With strong core, Tribe unlikely to make big moves at Meetings

Reigning AL champs could complement group with trades, low-level signings

November 28th, 2016

CLEVELAND -- The Indians made plenty of noise in the postseason, but they have been quiet through the early portion of the offseason. That is partly by design, as Cleveland has few holes to fill and will likely wait out the blockbuster free-agent deals before diving into that market.

As next week's Winter Meetings loom, the Indians are in a strong position to contend again in 2017, even before tweaking their roster. The bulk of the Tribe is either signed or under control for next season and beyond, putting the Indians' brass in a position where trades or low-level free-agent signings are the most probable avenues for complementing a group that just won an American League pennant.

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"We believe we're in a position to contend for a while," said Chris Antonetti, the Indians' president of baseball operations. "One of the things we're most encouraged about is the nucleus of our team will be here for the foreseeable future."

MLB.com and MLB Network will have wall-to-wall coverage of the 2016 Winter Meetings from the Gaylord National Resort & Convention Center outside Washington, D.C. Fans can watch live streaming of all news conferences and manager availability on MLB.com, including the Rule 5 Draft on Dec. 8 at 9 a.m. ET.

Behind the scenes at the Meetings, Antonetti, general manager Mike Chernoff, manager Terry Francona and other members of the Indians' hierarchy will meet with other clubs to discuss potential moves. With first baseman and outfielder -- last offseason's key free-agent signings for the Tribe -- back on the open market, Cleveland is on the hunt for depth for its lineup, outfield and pitching staff. Specifically on the pitching front, depth behind the starting five and left-handed relief are on the Tribe's wish list.

In terms of free agency, do not expect the Indians to target any players who will command huge contracts or those tied to Draft-pick compensation. It is more likely that the Tribe will once again look for complementary help along the lines of Napoli and Davis, who both remain of interest to the Tribe.

"To both guys, we expressed interest in bringing them back," Antonetti said.

Cleveland's main free-agent signings last offseason, when it had similar holes to fill, arrived on Dec. 17 (Davis), Jan. 5 (Napoli), Feb. 28 () and March 18 (). The timeline may be similar this offseason for the Tribe, which has the ability to return with the same rotation and bullpen, as well as the bulk of its lineup, as things currently stand.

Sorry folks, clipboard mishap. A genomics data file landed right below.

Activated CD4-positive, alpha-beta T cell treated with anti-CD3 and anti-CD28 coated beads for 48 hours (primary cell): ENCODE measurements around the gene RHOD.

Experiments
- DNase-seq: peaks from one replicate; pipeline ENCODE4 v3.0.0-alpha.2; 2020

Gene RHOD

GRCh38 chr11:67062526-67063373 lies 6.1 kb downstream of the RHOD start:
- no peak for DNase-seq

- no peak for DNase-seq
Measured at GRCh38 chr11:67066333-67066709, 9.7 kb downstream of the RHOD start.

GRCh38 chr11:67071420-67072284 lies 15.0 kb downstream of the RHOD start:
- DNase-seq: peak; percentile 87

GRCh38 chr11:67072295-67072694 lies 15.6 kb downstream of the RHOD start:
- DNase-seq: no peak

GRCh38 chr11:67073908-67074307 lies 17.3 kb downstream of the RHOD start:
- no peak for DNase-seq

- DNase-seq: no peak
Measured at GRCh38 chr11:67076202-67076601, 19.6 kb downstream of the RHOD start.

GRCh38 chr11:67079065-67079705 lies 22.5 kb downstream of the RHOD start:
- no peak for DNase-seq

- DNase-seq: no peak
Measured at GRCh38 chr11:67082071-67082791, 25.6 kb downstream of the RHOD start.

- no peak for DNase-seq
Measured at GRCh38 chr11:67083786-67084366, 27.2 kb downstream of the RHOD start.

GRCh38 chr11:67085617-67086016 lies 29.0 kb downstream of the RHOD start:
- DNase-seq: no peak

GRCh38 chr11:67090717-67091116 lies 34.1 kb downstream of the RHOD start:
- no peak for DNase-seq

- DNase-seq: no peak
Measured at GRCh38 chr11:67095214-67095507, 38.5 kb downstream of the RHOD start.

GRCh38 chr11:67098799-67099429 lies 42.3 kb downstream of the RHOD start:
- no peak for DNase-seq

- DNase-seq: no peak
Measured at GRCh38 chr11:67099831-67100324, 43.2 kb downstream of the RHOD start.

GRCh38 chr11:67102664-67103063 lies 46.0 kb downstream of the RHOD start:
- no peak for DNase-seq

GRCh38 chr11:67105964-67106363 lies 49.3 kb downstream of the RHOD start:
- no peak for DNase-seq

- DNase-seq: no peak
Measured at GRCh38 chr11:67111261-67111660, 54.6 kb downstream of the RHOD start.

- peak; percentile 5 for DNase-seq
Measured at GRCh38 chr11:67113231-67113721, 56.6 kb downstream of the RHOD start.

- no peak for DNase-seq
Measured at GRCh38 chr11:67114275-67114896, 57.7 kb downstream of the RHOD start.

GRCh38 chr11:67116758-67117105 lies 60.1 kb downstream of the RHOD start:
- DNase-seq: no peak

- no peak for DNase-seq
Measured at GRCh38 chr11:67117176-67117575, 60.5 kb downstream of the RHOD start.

"We are potentially losing key guys in Raj and Mike," Antonetti said. "But beyond that, we've got a lot of guys that are going to be here for a while. And that was a group of guys that found a way to win a lot of games this year and win the AL Central and advance deep into the postseason."

The Indians are also hopeful that star left fielder , who was limited to 11 games last season due to health woes, will be ready for Spring Training and Opening Day. If Brantley can return, that would be a big addition to a lineup that ended last year ranked second in the AL in runs scored.

"We are planning for him to be an everyday player," Antonetti said. "Now, part of our responsibility is to always plan for contingencies, not only just with Michael, but with other players on our roster. If something unexpected happens, whether it's injuries or unexpected performance, we need to make sure we have quality alternatives if that's the case."

Right now, the Indians have eight players under contract for an estimated $59.75 million for the 2017 season, and another nine (, , , , , , , and ) who will be eligible for arbitration. Those 17 players alone will bring the payroll up to around $90 million before any external acquisitions.

When pre-arbitration salaries and other financial obligations are taken into account, Cleveland's payroll projects to be over $100 million before any additions. That will make any big free-agent splashes problematic, barring trades that help create some more wiggle room.

No matter how Cleveland goes about upgrading aspects of its roster this offseason, the club is confident that the core group in place can help the Tribe reach the postseason again.

"It's a good position to go into the offseason," Antonetti said. "At the same time, we'll be aggressive in looking to complement that group."